The decision of the Telugu Desam Party (TDP) to support the creation of a separate Telangana state is a volte face. The decision is also significant because the TDP is the principal opposition party in the state and has hithero vociferously opposed such a move. It is clear that the TDP’s moves are aimed at attracting support in the Telangana region. The TDP had always positioned itself as a party with a base in all the Telugu-speaking regions of Andhra Pradesh.
The TDP split in 2001 leading to the formation of the Telangana Rashtra Samiti (TRS), which renewed the agitation for a separate state but with no returns so far. The TRS alliance with the Congress in the last assembly elections in 2004 had hurt the TDP and the latter’s recent change in position has brought it closer to the Telangana party, thereby creating the possibility of an alliance against the ruling Congress Party in the assembly elections in 2009.
Political calculations apart, the TDP’s about-turn means that the idea of a separate Telangana state now enjoys currency among almost all of the major political parties in the state except for the non-committal Congress, and the Communist Party of India (Marxist) – CPI(M). Even the newly formed Praja Rajyam of the actor Chiranjeevi has recently suggested that it is open to the idea of a separate Telangana.
More than five decades after the state of Andhra Pradesh was constituted by merging the Telugu-speaking areas that were part of the Nizam of Hyderabad’s dominions with the linguistic coterminous areas of Madras Presidency, grievances over lopsided development remain. The Telangana region suffers from inadequate irrigation, higher rates of poverty, poorer health facilities and higher unemployment in comparison to other regions in the state. One of the reasons for underdevelopment is the fact that Telangana inherited a feudal political and economic structure from the days of the Nizam, other reasons relate to the failure by successive governments to implement promised measures in the state.
The persistence of these grievances among the populace of the region has resulted in many a political party eventually coming to support the demand for a separate state. Even the Congress Party, following a Congress Working Committee resolution that was adopted before the 2004 assembly elections, had promised to take up the issue, through the aegis of a second state reorganisation commission to look into the formation of new states. Inaction and indifference by the Congress forced the TRS to break its alliance with the party and withdraw from the United Progressive Alliance. The CPI(M), on the other hand, has consistently rejected the formation of a new state, arguing that the neglect of the region can be rectified by focusing on prioritised development of the backward areas in Andhra Pradesh.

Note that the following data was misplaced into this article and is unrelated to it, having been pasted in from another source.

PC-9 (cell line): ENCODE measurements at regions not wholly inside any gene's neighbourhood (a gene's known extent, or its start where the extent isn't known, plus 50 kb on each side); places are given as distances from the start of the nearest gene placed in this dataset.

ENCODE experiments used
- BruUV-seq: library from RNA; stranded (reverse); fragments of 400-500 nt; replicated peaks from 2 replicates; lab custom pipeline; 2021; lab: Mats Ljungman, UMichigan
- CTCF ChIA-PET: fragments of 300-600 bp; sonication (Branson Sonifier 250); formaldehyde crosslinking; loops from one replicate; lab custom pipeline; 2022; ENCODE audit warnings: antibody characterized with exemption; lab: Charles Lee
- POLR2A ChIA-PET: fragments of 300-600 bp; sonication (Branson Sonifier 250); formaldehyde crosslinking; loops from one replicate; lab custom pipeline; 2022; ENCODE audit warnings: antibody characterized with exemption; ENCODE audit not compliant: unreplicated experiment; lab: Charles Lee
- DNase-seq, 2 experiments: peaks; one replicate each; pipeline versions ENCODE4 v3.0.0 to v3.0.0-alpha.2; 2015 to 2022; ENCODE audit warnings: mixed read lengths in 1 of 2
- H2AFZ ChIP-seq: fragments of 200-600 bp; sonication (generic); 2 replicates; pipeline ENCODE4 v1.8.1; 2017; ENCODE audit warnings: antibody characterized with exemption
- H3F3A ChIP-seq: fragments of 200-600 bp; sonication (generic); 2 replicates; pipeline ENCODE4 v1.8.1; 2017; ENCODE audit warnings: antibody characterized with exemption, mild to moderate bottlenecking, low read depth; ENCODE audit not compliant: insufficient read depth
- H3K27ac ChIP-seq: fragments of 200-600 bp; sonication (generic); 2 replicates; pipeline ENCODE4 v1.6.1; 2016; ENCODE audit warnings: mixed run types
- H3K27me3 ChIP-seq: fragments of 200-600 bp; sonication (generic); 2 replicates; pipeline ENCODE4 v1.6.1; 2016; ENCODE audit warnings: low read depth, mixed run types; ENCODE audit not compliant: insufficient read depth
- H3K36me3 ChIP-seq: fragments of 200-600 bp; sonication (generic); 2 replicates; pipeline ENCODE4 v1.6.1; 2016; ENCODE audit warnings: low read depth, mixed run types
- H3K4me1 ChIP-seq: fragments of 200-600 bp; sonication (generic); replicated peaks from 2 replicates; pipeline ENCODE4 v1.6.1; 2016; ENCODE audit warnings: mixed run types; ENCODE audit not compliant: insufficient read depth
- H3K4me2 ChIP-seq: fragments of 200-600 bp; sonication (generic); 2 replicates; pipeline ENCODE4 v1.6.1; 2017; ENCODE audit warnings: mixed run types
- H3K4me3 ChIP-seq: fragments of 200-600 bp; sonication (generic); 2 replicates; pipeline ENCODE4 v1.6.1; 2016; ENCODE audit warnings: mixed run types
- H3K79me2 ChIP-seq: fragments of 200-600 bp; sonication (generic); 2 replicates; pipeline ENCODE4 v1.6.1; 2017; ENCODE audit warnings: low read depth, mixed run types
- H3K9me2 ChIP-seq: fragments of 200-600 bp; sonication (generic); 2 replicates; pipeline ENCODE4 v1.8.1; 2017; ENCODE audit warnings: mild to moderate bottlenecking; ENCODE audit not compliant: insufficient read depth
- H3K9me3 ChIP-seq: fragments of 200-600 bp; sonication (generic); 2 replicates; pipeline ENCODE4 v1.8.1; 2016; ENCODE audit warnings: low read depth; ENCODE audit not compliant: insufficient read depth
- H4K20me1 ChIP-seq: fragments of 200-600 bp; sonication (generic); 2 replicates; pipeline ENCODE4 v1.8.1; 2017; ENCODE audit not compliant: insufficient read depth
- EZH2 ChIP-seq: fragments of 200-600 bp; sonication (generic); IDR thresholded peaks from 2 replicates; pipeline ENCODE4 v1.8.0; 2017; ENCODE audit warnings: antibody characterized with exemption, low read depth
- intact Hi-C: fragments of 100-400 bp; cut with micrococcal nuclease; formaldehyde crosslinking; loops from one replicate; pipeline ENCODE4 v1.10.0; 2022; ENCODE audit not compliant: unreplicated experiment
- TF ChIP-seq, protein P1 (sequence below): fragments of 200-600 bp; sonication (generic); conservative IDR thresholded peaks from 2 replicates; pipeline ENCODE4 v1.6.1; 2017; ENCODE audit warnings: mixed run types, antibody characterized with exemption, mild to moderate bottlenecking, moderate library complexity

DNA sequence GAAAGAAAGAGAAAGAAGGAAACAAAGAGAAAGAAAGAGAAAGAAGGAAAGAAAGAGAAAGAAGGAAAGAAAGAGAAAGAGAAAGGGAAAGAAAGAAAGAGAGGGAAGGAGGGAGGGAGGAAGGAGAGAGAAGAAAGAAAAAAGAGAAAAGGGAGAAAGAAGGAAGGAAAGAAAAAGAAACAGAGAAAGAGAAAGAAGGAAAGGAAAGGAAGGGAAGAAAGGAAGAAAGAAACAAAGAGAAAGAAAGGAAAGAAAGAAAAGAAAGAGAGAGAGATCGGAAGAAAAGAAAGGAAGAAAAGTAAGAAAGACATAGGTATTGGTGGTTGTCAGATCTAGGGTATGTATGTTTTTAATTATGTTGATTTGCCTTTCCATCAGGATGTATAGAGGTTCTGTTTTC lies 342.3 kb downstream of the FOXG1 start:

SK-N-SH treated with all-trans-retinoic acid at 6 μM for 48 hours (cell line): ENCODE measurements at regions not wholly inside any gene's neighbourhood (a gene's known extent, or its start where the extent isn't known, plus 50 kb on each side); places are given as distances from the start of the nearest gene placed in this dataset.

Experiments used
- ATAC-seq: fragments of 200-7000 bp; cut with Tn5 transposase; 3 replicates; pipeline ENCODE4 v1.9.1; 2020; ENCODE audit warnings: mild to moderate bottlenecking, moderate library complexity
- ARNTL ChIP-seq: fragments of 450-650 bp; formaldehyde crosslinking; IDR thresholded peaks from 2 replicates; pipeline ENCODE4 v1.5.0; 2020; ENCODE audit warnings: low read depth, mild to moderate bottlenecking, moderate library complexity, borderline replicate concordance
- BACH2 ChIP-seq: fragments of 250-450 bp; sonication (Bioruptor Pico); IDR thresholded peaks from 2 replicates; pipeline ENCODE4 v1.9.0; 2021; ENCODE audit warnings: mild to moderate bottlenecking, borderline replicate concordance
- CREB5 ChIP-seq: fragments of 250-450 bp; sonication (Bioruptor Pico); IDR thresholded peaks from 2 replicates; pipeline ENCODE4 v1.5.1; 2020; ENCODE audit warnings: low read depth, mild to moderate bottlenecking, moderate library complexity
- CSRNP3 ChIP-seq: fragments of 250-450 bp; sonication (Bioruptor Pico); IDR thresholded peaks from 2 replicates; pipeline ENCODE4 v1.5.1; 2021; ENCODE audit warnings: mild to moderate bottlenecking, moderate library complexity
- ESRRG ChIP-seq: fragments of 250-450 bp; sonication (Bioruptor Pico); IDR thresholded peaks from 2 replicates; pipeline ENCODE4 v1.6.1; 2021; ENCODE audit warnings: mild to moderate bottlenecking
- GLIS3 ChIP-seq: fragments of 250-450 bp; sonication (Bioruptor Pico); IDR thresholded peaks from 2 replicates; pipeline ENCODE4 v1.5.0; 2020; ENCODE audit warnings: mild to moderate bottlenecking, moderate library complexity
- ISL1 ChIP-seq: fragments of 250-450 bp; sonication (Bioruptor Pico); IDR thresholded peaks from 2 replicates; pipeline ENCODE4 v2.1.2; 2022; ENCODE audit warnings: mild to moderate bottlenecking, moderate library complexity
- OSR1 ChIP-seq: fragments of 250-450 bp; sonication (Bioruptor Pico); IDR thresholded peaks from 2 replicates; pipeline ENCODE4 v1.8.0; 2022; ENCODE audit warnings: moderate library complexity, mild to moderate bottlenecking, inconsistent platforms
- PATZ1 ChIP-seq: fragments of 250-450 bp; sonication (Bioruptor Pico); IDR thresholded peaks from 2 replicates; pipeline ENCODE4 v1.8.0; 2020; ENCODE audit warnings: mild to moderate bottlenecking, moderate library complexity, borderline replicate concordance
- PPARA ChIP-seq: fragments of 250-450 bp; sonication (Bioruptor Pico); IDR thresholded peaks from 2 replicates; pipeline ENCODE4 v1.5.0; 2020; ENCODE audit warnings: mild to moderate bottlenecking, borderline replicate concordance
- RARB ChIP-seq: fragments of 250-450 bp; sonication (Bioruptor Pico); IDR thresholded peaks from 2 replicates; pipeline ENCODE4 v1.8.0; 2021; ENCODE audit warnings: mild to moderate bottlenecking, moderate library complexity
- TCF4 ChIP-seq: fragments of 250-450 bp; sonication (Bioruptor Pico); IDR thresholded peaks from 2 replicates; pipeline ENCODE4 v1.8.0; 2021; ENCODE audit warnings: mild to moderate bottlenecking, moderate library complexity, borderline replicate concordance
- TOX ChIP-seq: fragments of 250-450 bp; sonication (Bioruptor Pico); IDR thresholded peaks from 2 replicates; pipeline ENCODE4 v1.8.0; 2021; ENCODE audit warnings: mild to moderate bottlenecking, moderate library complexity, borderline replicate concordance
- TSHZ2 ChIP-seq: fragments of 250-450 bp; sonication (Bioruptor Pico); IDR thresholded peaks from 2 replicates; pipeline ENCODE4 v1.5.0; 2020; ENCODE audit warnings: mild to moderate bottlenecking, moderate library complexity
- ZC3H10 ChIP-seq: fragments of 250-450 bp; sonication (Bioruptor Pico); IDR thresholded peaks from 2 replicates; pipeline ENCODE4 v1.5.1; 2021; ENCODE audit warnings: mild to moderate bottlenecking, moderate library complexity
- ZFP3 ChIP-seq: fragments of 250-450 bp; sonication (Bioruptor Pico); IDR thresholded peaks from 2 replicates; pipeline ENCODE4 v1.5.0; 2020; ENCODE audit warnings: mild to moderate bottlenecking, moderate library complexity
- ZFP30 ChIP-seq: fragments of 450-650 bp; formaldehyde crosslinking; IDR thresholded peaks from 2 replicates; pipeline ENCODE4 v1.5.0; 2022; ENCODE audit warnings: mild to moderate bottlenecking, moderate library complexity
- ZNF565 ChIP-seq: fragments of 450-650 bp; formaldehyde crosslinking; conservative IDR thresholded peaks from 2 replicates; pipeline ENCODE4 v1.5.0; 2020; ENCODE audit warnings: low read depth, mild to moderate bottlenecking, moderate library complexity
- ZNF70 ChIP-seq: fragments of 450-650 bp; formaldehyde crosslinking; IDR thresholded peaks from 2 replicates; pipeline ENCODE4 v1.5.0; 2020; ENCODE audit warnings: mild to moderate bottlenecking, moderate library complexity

The formation of Andhra Pradesh after a concerted movement marked the beginning of the linguistically determined federal reorganisation process. The coherent division on a linguistic basis has, contrary to the fears expressed in the mid-1950s, helped strengthen the democratic federal framework. Yet, the political institutional set-up and the mode of development (primarily capitalist) within several states have created intra-state disparities. The opposition to the demand for a Telangana state is posited on the logic that the creation of such a state would open a Pandora’s box for other intrastate regional areas to stake their claims for separate states as well. This argument underestimates the alienation of backward regions.
Many grievances gather emotive steam through appeals to cultural differences. That is when the logic of “linguistic coherence” inevitably loses appeal. It is obvious that only a focus on removing disparities can prevent such situations, but it requires political will to address structural inequalities. In the case of Telangana, for example, land reforms and other socio-economic measures to address poverty and semi-feudalism should be the immediate remedy. But with the political leadership more interested in a model of development that is decidedly urban-centric, private investment-driven and engaged only in token welfarism, is it possible to prevent the demand for a new state?
Editorial written for the Economic and Political Weekly